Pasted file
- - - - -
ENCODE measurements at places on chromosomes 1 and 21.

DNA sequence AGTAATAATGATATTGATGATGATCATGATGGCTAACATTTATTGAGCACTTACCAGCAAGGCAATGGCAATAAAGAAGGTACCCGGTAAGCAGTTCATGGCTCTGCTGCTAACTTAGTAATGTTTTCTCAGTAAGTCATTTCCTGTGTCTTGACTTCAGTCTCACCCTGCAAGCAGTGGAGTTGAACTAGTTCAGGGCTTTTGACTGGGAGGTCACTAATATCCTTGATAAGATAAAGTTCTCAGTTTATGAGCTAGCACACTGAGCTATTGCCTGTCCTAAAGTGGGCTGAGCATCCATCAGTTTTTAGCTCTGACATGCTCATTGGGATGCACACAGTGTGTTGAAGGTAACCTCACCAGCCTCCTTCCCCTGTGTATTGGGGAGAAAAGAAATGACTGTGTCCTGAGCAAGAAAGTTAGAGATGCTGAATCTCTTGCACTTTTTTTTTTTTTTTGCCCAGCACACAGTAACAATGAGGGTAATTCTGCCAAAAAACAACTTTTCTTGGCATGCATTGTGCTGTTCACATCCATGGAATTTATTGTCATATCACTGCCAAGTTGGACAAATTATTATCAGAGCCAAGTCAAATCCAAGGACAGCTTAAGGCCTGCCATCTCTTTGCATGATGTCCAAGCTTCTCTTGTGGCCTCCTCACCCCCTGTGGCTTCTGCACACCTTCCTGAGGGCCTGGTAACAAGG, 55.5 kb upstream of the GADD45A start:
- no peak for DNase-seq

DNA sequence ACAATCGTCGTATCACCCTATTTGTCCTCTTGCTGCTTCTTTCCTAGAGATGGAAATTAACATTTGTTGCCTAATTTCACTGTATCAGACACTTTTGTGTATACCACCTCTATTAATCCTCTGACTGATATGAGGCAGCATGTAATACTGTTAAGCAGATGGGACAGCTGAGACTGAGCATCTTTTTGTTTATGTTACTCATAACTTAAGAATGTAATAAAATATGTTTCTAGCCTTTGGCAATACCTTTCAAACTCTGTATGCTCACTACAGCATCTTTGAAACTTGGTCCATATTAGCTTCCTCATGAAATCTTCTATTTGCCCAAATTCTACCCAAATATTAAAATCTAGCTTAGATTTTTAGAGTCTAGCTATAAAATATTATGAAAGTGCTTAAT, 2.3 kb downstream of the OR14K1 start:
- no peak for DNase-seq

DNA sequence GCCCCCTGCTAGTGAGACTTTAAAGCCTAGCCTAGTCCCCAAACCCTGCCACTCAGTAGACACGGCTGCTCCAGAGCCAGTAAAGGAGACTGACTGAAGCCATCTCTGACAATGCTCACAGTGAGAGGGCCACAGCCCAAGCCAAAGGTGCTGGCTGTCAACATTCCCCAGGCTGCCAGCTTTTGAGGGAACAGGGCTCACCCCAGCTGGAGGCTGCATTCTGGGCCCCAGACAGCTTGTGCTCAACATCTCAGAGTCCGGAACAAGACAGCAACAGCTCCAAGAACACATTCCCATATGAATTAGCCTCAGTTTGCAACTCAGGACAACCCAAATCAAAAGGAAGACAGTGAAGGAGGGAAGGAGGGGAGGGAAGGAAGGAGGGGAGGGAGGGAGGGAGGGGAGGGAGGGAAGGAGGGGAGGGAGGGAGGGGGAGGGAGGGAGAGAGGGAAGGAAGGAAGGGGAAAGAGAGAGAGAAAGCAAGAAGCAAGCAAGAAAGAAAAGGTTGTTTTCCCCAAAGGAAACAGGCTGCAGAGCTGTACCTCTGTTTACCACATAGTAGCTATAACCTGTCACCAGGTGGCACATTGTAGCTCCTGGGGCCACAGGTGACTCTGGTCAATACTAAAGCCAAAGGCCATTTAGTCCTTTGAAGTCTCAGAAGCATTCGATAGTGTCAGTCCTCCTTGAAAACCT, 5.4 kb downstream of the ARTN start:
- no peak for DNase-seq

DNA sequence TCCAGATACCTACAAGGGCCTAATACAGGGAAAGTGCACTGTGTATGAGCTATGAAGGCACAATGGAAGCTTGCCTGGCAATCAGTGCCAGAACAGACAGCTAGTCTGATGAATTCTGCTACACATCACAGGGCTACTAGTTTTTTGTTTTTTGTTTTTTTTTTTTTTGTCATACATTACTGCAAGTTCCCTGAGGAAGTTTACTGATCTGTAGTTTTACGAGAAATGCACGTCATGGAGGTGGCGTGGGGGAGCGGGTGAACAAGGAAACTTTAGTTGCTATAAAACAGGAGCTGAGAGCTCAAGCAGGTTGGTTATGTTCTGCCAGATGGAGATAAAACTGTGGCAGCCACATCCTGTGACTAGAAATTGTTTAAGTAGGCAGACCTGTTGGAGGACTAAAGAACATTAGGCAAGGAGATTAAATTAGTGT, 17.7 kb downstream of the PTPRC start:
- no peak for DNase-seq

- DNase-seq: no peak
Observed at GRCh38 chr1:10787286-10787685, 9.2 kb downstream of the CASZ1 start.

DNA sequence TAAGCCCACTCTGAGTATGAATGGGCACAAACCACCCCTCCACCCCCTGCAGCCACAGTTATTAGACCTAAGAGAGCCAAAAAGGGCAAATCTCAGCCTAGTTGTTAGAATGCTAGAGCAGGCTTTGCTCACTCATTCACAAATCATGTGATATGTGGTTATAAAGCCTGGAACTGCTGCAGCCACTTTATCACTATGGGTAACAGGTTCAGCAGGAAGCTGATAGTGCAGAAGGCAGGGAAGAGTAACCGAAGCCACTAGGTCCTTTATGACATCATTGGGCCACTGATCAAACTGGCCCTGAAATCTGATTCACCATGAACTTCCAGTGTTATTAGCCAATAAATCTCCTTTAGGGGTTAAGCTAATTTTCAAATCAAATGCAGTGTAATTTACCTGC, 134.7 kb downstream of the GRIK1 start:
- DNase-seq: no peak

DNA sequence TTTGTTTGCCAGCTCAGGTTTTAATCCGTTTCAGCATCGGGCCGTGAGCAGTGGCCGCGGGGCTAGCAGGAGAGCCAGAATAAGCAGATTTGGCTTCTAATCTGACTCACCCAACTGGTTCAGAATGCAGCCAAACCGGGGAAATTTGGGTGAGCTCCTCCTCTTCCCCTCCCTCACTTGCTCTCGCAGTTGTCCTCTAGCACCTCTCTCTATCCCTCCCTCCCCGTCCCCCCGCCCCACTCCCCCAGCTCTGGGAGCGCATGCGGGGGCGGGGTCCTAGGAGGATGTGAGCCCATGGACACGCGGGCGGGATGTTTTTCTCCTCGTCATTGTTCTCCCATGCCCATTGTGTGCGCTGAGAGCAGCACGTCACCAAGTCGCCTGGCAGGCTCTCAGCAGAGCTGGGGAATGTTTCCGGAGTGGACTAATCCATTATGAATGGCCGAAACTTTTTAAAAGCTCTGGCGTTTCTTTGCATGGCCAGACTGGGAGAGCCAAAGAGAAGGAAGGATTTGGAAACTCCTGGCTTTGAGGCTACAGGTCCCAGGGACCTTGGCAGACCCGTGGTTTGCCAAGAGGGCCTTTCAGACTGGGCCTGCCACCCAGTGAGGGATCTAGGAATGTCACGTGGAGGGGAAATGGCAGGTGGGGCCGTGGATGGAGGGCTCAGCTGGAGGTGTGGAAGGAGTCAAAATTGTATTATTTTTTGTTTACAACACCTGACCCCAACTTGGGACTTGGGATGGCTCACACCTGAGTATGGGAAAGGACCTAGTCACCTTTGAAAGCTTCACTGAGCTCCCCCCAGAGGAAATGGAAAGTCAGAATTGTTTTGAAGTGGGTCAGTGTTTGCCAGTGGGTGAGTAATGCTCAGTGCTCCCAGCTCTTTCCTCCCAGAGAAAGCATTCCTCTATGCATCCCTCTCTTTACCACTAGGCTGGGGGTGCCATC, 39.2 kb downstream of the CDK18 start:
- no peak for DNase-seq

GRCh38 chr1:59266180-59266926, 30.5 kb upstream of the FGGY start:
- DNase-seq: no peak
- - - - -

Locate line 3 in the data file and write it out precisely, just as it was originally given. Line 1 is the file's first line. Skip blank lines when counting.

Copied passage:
- no peak for DNase-seq